For avid travelers, good music can help make those annoying, long flights and dreaded half-day bus trips more of a breeze. Streaming music has become a go-to source for travelers and anyone on the go. For those of us who have been getting by with services like Spotify and Pandora for years, a new option is here as some of today’s biggest musical artists have joined forces in a campaign to revolutionize the music streaming industry by relaunching a new platform known as Tidal.
What’s the big deal about this compared to Spotify, Pandora or anything else you listen to? First and foremost, it is not free. There isn’t even a free option. Users pay a minimum of $10 a month for the basic service, and $20 per month for the high quality streaming option. Secondly, it’s not even that unique. Tidal literally does nothing that your music streaming service can’t do except offer a little more in terms of proprietary content from the artists, which may include articles or videos. Yikes.
Jay-Z purchased Tidal early in March and has now partnered with some of today’s biggest names (and, ironically, some of the richest artists), including Beyonce, Madonna and Coldplay. These artists are not only part of the Tidal streaming revolution but also have been made co-owners of the company. The 16 or so artists who have partnered with Jay-Z will be the first musicians to house their music on the streaming site. The message is clear from these artists – if you don’t pay for what you are listening to, you don’t respect the industry.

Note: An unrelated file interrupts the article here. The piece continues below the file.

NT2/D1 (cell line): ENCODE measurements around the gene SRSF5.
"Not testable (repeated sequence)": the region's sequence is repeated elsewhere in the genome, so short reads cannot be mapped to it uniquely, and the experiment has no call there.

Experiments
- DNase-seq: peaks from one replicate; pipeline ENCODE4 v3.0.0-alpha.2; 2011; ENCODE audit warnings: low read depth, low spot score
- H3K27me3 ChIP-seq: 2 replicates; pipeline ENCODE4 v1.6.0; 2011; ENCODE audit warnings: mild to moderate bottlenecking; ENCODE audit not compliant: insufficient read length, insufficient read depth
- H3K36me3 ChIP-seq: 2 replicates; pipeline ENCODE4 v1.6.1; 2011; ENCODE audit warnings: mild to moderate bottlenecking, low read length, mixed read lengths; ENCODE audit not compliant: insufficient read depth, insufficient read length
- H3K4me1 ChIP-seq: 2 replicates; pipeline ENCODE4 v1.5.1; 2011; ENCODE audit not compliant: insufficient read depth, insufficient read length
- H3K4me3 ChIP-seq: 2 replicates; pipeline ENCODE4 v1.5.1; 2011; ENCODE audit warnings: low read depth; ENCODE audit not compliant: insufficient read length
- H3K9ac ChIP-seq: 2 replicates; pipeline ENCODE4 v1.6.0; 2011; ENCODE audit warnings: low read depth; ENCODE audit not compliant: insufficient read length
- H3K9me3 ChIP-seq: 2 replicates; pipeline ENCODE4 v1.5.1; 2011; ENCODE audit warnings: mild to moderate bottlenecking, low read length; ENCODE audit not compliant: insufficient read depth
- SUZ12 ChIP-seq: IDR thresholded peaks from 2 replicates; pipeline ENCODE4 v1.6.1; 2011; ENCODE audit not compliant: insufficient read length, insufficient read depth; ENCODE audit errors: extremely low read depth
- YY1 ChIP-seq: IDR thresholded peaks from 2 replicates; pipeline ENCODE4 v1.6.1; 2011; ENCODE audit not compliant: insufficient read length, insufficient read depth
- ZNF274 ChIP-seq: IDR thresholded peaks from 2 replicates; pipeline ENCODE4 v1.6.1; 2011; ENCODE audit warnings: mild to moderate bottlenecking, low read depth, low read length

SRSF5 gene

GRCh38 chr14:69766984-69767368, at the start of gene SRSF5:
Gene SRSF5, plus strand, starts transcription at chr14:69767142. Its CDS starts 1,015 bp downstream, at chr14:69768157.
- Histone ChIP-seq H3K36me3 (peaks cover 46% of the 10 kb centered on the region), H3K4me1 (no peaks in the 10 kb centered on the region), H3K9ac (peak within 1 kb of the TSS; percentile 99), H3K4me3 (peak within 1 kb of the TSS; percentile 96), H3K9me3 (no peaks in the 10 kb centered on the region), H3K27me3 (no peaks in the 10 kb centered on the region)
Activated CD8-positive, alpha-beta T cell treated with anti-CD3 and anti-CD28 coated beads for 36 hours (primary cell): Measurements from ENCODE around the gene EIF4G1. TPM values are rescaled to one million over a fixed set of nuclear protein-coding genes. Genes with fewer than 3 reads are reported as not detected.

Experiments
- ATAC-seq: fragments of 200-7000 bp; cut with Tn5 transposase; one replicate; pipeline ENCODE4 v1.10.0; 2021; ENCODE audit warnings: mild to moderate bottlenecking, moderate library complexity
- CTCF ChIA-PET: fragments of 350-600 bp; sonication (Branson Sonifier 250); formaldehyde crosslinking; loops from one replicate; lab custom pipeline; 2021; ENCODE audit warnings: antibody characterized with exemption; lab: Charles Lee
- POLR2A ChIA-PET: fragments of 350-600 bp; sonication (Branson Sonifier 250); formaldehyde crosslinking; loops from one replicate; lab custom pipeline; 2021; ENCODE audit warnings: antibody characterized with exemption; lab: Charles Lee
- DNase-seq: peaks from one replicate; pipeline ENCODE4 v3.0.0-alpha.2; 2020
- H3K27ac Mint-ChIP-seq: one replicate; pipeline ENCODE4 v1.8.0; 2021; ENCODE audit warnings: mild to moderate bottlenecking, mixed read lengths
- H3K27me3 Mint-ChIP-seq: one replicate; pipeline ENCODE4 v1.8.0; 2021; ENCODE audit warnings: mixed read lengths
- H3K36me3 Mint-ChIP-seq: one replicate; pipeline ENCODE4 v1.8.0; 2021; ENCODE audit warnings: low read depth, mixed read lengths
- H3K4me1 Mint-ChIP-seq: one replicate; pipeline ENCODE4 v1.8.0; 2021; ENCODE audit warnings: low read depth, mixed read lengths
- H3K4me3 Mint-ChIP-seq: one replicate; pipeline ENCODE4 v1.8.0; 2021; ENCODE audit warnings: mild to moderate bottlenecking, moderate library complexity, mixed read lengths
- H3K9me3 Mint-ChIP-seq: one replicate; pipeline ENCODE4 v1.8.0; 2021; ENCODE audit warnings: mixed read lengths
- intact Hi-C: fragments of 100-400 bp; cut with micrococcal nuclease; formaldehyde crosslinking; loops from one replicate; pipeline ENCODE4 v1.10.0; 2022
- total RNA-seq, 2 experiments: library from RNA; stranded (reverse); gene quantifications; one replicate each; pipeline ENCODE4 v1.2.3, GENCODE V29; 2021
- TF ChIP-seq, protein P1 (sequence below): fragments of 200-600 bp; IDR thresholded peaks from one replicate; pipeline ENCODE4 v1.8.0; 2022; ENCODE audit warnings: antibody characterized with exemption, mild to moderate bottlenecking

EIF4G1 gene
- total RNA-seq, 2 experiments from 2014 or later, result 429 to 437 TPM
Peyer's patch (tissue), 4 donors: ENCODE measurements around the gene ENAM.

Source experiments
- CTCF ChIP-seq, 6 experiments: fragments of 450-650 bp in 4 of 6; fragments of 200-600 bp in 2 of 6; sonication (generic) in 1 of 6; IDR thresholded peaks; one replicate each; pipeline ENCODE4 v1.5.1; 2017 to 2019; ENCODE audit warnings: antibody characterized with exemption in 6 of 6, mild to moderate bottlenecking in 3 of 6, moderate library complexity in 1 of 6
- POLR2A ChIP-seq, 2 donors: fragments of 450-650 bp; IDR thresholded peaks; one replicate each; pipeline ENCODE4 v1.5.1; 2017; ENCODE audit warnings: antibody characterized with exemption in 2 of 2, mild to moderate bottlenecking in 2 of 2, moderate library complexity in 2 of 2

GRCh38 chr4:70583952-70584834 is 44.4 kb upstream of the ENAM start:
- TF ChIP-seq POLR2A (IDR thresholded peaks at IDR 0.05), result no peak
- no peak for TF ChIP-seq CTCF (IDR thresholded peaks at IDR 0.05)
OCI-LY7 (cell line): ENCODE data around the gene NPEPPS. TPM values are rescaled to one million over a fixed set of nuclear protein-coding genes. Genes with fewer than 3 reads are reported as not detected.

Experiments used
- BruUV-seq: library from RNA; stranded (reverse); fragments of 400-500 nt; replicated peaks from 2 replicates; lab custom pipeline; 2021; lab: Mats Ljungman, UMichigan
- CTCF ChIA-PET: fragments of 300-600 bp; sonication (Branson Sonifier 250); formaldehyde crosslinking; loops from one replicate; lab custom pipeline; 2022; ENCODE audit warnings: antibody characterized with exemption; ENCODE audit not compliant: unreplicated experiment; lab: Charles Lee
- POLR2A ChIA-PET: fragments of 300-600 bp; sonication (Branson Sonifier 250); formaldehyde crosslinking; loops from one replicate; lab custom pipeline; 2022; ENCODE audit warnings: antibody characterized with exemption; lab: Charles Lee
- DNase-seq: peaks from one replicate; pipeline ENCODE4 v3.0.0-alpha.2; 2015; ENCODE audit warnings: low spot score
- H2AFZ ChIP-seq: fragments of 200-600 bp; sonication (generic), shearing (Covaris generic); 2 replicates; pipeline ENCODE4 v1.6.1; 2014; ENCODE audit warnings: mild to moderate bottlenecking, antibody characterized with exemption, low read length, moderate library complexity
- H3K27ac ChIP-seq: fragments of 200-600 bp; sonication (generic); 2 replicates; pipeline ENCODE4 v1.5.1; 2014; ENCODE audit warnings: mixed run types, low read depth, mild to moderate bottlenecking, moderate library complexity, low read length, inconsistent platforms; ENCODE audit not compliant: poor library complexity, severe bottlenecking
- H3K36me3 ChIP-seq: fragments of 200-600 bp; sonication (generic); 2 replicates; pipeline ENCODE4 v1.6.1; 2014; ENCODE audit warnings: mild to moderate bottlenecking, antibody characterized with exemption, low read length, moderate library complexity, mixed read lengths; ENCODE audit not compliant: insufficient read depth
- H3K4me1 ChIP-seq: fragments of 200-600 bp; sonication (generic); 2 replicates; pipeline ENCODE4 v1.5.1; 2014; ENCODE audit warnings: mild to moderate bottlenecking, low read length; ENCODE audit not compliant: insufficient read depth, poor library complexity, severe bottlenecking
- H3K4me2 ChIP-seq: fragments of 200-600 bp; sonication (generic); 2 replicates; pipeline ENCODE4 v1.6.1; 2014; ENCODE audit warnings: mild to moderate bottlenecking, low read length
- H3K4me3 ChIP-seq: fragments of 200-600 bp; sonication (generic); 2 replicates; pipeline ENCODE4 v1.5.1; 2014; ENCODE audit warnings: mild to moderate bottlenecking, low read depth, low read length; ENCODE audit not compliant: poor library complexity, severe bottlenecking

The Tidal re-launch even included a profile picture changing awareness campaign. Much like those you see for social equality or political purposes – except this one is designed to get fans on board with paying money to support the music they love. Now, when you see a blue (it’s really cyan) profile pic or avatar, you’ll know what it’s about.
Tidal could end up stealing users from Spotify if they land more exclusive content. Take Taylor Swift, for example, who pulled all of her albums from Spotify recently because she wasn’t getting enough money from the streaming service. All of her music is currently available on Tidal.
Tidal does have the potential to be something big, but in the current music landscape and this economy a lot is going to have to happen before people willingly give up their free subscriptions to Pandora and Spotify who house millions of songs from not only the biggest artists, but thousands of lesser known indie gems.
Can Tidal truly make waves in the music industry? Will you be using this service to create your travel or exercise playlist?